Mallett turns over a new leaf

BY foxsports • September 17, 2010

When Ryan Mallett transferred to Arkansas nearly three years ago, his rocky reputation preceded him.

The confidence that had made him one of the nation’s top high school quarterbacks when he came out of Texas High School in Texarkana, Texas, was viewed by most of his Michigan teammates as arrogance and selfishness. His fun-loving attitude caused him to come across at times as more interested in the social scene than football.

Mallett left Michigan because he didn’t think his pocket passing style fit with new coach Rich Rodriguez’s spread-option offense. But when he arrived at Arkansas in January 2008, his new teammates had already heard plenty about him.

“Everybody expected him to just be a big douchebag, basically,” Arkansas wide receiver Jarius Wright said. “To be big-headed and overrated.”

Yet those same teammates who once ridiculed Mallett are now praising him for his work ethic, dedication, and perhaps most important, his leadership.

That’s significant because Mallett’s physical skills have never been doubted. The 6-foot-6, 238-pound redshirt junior already has 701 yards passing, 6 touchdowns and a 73.1 completion percentage for No. 12 Arkansas (2-0) entering its SEC opener Saturday at Georgia (1-1).

But there always have been questions about his off-the-field behavior and whether he could actually be liked by teammates, let alone lead them. Now, he’s being mentioned as a Heisman Trophy candidate and there’s talk of him leading the Razorbacks to their first national championship since 1964.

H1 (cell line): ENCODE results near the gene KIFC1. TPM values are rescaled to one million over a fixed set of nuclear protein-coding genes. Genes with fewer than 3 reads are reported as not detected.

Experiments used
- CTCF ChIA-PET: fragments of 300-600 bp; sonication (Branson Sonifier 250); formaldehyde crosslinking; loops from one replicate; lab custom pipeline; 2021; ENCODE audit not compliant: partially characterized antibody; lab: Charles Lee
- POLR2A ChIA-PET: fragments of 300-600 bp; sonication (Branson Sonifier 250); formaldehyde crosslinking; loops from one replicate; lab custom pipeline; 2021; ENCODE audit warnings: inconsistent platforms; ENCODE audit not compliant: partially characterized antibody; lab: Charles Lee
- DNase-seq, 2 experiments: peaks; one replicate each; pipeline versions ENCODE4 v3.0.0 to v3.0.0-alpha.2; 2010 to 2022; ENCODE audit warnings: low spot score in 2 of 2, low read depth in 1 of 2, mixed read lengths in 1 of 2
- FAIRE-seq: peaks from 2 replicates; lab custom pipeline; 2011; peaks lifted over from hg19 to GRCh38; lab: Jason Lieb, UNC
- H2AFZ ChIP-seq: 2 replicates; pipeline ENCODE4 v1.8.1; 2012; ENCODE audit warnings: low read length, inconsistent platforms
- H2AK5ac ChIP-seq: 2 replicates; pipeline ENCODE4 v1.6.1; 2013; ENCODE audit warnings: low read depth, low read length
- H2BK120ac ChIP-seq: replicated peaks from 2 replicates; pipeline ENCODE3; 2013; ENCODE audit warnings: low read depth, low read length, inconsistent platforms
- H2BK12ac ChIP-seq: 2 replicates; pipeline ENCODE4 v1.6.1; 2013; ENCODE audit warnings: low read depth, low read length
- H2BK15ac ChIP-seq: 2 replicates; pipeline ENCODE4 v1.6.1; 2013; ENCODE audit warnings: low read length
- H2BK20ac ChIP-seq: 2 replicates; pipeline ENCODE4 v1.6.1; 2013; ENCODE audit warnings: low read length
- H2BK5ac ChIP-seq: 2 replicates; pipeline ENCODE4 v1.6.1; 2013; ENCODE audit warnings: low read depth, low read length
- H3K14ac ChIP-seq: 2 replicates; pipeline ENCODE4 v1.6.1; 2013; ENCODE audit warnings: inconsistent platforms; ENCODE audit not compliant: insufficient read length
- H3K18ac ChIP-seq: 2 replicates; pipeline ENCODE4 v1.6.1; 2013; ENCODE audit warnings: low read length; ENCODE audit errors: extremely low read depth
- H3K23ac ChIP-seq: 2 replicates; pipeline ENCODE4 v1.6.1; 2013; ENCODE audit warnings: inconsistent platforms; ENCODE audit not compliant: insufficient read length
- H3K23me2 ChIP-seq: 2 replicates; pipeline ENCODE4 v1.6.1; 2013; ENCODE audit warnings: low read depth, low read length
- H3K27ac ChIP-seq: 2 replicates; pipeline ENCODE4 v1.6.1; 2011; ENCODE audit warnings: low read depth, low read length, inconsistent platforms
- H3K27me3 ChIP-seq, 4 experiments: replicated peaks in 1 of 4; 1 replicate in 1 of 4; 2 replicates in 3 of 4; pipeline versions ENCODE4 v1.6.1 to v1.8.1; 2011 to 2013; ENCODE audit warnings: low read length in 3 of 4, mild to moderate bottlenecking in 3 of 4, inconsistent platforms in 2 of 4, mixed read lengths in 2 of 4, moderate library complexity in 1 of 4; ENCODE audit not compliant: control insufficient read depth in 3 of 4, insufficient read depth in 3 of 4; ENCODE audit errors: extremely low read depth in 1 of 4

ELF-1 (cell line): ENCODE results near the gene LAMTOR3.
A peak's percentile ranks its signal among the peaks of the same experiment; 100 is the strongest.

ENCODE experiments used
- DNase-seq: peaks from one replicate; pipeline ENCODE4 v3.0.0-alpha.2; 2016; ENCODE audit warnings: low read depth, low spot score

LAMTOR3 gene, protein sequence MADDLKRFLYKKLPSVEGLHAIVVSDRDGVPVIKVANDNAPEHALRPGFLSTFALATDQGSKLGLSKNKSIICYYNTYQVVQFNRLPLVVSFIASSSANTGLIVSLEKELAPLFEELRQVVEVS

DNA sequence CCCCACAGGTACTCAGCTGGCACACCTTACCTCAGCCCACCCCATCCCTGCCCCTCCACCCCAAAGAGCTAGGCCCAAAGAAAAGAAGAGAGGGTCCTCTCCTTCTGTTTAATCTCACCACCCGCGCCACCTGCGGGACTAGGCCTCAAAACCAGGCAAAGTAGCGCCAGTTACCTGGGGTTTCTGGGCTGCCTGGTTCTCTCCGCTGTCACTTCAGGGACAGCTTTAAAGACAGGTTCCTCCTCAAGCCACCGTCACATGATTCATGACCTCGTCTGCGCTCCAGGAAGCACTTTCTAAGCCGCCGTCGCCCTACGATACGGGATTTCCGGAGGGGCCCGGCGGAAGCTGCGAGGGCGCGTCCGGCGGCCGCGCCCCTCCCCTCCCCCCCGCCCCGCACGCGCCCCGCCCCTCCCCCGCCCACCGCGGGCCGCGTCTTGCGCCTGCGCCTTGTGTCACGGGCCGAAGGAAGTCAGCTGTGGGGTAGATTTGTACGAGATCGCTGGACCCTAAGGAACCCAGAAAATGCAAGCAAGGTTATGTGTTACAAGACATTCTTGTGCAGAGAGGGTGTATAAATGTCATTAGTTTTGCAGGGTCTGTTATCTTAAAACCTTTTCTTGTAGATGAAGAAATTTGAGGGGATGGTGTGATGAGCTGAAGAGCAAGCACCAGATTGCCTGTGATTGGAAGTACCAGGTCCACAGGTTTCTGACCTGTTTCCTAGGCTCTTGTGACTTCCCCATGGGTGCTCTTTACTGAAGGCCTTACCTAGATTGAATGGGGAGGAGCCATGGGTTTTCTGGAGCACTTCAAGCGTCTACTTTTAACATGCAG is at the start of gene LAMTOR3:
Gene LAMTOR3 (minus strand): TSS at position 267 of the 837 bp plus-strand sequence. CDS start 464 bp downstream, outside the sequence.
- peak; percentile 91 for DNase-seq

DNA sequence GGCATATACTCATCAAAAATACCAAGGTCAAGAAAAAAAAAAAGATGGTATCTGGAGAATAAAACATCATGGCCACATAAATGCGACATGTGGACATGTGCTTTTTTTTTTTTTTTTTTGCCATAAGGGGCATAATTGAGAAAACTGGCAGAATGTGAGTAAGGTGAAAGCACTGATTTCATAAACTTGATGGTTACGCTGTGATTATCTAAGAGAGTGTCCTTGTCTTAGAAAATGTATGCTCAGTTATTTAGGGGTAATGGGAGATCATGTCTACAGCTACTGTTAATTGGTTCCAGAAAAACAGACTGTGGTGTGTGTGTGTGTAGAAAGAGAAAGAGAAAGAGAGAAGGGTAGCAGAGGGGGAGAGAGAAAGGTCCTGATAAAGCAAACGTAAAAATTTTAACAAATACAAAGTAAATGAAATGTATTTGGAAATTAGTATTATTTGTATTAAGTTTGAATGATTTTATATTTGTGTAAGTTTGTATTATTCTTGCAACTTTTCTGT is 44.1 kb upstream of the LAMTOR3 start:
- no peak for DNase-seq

“I can’t tell you how proud I am of him,” Arkansas coach Bobby Petrino says.

After Mallett set or tied 16 team records in his first season at Arkansas last year while throwing for 3,624 yards and 30 touchdowns with 7 interceptions in leading the Razorbacks to an 8-5 record, he’s become a legend in these parts.

He’s been referred to as “Paul Bunyan with a bazooka arm.” According to local lore, his passes have been clocked at more than 110 miles per hour and like the character Uncle Rico in the movie Napoleon Dynamite, it's believed that he can throw a football over a mountain.

“They’ve added on a little bit along the way,” he says. “I think it’s funny.”

There was a time at Arkansas when Mallett was more myth than legend. Not larger than life — just large. When his Razorback teammates first met him he was a hefty 265 pounds.

“We just laughed,” Wright says, recalling how players openly mocked Mallett’s physique.

Yet Mallett had showed flashes of his potential as a freshman during Michigan’s tumultuous 2007 season. He started three games when Henne was injured and ended up throwing for 892 yards and 7 touchdowns with 5 interceptions.

But that didn’t satisfy many of Mallett’s older teammates, who questioned his dedication.

“He probably should have not done some of the things that he did as far as going out-wise,” said David Cone, a backup quarterback at Michigan during Mallett’s freshman season. “There were a lot of freshmen that do that, you know. He was just being really a typical freshman.”

Before the end of Mallett’s freshman season, then-coach Lloyd Carr announced his impending retirement. The Wolverines then hired Rodriguez, whose spread-option offense has generally been most successful with a quarterback who can run first and pass second.

Mallett knew he was unlikely to be a fit for Rodriguez’s offense. When coach and player met, those fears were confirmed.

“He just tried to convince me that I wasn’t a statue,” Mallett says. “And I was like, “I know I’m not a runner.’”

Mallett decided to leave Michigan. While making the 18-hour drive home to Texarkana, Ark., he looked at his GPS and decided to take a route through Fayetteville to visit a friend, Arkansas tight end Ben Cleveland. Mallett grew up a Razorbacks fan and used to help his parents park cars at their games, but he didn’t give them much consideration coming out of high school because they had a highly touted sophomore quarterback, Mitch Mustain — who a few months later ended up transferring to USC.

But with Petrino having replaced Arkansas coach Houston Nutt and using a pro-style offense, Mallett decided to transfer to play for his beloved Hogs.